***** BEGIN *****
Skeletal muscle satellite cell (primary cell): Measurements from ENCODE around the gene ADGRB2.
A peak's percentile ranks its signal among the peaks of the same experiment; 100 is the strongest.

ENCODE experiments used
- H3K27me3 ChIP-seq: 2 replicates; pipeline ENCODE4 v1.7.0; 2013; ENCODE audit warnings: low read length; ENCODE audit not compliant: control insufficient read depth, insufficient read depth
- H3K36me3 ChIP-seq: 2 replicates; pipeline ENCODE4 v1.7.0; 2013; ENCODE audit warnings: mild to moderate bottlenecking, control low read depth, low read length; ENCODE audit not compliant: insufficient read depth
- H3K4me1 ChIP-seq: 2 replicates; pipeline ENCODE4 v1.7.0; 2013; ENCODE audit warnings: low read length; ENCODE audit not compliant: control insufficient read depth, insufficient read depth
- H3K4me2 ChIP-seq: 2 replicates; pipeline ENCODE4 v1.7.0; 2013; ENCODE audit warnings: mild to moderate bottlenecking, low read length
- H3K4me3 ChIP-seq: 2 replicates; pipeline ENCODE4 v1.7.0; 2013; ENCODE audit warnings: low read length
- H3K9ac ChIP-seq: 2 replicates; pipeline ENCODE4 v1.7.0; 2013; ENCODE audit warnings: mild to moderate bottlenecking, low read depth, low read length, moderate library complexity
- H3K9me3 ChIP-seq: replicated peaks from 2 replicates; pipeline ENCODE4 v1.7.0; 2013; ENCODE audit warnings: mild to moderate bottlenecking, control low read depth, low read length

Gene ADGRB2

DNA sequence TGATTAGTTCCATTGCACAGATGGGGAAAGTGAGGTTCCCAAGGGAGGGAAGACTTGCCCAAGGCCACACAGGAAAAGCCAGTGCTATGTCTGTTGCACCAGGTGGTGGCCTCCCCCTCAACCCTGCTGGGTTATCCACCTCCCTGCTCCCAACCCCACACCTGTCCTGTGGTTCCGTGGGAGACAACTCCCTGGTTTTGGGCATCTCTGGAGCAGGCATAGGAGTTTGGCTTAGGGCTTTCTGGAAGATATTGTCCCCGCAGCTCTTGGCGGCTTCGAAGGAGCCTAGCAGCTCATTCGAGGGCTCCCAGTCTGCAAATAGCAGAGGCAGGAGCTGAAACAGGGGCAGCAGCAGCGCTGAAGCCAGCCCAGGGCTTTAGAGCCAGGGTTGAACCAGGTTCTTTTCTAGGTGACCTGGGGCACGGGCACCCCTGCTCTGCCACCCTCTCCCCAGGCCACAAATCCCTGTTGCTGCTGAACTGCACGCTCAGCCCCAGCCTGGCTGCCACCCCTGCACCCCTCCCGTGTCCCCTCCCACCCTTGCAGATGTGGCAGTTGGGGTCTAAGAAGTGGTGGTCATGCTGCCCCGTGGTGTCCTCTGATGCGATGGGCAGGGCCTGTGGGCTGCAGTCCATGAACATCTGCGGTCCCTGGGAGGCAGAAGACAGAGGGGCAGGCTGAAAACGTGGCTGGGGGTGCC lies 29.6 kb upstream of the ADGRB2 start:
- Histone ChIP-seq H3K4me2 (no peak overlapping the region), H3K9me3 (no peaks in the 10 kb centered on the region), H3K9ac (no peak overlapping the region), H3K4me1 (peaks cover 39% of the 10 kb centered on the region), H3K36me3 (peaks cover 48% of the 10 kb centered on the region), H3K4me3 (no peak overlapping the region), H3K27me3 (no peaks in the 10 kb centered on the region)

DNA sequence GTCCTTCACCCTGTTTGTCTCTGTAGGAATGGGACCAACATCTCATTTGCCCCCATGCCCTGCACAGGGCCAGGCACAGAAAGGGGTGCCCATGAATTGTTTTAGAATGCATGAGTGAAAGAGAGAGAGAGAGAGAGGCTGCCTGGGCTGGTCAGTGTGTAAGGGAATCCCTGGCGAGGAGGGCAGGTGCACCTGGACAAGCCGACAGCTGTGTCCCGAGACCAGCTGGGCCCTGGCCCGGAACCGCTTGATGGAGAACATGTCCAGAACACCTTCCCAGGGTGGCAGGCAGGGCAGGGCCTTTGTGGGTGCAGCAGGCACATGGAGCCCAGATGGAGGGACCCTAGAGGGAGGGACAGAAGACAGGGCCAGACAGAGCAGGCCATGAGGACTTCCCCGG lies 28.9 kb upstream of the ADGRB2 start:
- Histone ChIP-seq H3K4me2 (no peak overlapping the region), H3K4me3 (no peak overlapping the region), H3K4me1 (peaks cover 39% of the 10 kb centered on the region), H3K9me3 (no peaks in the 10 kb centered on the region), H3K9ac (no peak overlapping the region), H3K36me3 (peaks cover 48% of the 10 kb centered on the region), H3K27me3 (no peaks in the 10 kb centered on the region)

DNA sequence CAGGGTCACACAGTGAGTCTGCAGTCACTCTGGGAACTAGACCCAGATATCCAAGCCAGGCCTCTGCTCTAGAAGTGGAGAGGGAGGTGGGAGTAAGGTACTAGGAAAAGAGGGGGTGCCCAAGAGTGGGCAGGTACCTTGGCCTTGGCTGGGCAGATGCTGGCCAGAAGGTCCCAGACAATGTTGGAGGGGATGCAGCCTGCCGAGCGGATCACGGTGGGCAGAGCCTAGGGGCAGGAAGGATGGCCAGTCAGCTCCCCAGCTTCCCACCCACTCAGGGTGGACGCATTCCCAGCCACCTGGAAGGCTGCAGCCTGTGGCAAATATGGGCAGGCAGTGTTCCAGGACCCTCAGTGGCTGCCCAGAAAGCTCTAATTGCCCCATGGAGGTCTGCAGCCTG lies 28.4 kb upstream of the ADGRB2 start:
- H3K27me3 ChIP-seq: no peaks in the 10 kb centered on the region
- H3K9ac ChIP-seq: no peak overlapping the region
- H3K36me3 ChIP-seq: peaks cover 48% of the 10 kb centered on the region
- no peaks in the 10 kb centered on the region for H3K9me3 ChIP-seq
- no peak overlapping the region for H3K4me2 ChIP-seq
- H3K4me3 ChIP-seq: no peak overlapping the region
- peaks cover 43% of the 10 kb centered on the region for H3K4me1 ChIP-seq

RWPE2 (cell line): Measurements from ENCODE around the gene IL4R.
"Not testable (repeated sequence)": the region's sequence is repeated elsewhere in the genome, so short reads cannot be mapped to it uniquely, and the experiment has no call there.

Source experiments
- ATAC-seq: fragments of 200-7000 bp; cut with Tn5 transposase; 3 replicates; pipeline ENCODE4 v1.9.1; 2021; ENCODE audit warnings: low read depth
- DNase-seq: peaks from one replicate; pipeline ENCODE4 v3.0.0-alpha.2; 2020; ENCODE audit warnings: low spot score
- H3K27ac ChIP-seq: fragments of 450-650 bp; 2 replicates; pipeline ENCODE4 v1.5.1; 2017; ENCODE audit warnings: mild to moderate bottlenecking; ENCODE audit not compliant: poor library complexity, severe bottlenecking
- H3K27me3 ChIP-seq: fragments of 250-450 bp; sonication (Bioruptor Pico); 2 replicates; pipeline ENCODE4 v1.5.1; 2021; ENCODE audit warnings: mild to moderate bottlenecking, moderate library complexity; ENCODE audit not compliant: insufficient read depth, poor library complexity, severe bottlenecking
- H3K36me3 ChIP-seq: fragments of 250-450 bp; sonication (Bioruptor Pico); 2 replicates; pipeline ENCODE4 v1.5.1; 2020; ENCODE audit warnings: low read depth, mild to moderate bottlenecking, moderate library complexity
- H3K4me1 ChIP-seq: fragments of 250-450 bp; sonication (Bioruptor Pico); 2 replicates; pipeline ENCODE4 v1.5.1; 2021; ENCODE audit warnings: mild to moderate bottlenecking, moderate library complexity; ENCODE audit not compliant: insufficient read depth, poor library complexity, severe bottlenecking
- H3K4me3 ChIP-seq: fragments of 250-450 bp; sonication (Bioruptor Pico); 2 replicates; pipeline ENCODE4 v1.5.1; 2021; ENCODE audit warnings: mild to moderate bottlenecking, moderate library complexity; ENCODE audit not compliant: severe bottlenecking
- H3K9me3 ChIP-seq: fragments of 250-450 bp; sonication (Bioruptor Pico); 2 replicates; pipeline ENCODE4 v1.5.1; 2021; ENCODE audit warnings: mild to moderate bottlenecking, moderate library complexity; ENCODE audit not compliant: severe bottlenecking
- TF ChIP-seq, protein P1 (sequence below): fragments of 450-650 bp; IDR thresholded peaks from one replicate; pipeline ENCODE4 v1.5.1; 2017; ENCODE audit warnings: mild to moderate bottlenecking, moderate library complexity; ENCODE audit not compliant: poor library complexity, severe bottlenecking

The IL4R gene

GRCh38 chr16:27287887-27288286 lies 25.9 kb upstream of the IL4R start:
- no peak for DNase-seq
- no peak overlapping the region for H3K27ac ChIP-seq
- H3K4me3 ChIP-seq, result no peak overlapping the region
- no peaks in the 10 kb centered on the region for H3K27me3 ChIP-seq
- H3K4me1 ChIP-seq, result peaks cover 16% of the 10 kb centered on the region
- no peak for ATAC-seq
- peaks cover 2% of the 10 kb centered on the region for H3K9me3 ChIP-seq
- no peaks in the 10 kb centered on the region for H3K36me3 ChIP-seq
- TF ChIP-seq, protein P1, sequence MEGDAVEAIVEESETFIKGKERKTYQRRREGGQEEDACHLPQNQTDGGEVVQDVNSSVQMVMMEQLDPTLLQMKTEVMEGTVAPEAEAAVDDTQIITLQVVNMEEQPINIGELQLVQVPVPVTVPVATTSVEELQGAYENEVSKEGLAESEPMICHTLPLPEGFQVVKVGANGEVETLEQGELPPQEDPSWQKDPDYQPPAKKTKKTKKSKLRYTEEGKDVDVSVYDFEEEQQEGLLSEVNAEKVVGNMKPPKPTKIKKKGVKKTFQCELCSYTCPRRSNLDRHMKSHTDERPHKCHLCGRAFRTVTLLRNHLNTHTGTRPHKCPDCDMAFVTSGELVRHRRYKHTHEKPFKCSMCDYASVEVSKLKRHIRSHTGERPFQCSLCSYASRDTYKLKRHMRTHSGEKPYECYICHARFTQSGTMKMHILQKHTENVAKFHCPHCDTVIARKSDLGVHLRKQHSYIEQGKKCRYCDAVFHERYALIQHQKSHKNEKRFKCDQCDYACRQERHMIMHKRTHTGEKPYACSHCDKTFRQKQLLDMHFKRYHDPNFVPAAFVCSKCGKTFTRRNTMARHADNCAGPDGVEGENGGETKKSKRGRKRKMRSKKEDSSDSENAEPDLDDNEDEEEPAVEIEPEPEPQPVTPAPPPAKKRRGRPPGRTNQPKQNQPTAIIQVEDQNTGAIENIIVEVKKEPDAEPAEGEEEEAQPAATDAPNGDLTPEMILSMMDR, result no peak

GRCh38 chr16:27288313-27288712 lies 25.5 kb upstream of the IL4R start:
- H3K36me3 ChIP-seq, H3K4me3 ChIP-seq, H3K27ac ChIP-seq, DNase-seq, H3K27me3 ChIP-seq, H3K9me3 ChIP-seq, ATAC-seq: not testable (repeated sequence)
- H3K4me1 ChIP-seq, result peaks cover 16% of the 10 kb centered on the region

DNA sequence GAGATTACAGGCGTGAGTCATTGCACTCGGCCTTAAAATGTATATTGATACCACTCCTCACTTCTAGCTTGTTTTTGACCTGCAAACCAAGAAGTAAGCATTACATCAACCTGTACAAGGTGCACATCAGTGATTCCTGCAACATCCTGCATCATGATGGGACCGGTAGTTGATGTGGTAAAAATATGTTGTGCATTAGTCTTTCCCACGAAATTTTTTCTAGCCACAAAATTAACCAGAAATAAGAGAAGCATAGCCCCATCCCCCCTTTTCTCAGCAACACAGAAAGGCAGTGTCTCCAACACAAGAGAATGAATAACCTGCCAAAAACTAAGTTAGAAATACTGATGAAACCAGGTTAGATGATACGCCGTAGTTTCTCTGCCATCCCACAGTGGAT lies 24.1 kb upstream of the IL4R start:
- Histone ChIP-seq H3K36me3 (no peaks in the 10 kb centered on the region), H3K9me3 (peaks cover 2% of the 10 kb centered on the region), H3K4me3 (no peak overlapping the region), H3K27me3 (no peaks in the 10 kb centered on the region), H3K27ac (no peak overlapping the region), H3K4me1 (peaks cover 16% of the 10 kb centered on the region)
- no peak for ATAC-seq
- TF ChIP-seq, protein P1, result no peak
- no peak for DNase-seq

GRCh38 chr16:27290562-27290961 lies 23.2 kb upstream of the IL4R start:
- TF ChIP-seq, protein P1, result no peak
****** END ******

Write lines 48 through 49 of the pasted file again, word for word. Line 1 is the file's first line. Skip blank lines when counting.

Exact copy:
- H3K36me3 ChIP-seq, H3K4me3 ChIP-seq, H3K27ac ChIP-seq, DNase-seq, H3K27me3 ChIP-seq, H3K9me3 ChIP-seq, ATAC-seq: not testable (repeated sequence)
- H3K4me1 ChIP-seq, result peaks cover 16% of the 10 kb centered on the region